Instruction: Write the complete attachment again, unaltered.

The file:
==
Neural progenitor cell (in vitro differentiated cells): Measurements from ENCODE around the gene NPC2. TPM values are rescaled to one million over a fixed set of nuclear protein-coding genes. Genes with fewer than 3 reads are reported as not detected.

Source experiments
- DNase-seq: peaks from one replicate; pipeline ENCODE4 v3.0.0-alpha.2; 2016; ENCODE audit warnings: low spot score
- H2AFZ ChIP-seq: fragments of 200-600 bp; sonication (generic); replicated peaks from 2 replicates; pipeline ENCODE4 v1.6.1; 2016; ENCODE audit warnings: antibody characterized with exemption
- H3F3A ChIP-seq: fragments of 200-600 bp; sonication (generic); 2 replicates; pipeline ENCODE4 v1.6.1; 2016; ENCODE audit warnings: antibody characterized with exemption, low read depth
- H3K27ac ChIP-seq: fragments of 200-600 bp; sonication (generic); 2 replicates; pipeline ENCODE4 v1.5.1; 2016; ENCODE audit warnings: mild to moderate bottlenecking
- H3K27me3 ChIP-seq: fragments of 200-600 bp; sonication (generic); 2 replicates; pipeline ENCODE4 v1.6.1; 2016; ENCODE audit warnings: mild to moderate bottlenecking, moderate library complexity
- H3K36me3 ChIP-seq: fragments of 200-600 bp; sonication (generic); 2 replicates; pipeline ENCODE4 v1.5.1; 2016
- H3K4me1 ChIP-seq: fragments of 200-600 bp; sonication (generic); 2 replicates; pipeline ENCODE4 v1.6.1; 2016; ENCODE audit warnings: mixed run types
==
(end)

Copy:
Neural progenitor cell (in vitro differentiated cells): Measurements from ENCODE around the gene NPC2. TPM values are rescaled to one million over a fixed set of nuclear protein-coding genes. Genes with fewer than 3 reads are reported as not detected.

Source experiments
- DNase-seq: peaks from one replicate; pipeline ENCODE4 v3.0.0-alpha.2; 2016; ENCODE audit warnings: low spot score
- H2AFZ ChIP-seq: fragments of 200-600 bp; sonication (generic); replicated peaks from 2 replicates; pipeline ENCODE4 v1.6.1; 2016; ENCODE audit warnings: antibody characterized with exemption
- H3F3A ChIP-seq: fragments of 200-600 bp; sonication (generic); 2 replicates; pipeline ENCODE4 v1.6.1; 2016; ENCODE audit warnings: antibody characterized with exemption, low read depth
- H3K27ac ChIP-seq: fragments of 200-600 bp; sonication (generic); 2 replicates; pipeline ENCODE4 v1.5.1; 2016; ENCODE audit warnings: mild to moderate bottlenecking
- H3K27me3 ChIP-seq: fragments of 200-600 bp; sonication (generic); 2 replicates; pipeline ENCODE4 v1.6.1; 2016; ENCODE audit warnings: mild to moderate bottlenecking, moderate library complexity
- H3K36me3 ChIP-seq: fragments of 200-600 bp; sonication (generic); 2 replicates; pipeline ENCODE4 v1.5.1; 2016
- H3K4me1 ChIP-seq: fragments of 200-600 bp; sonication (generic); 2 replicates; pipeline ENCODE4 v1.6.1; 2016; ENCODE audit warnings: mixed run types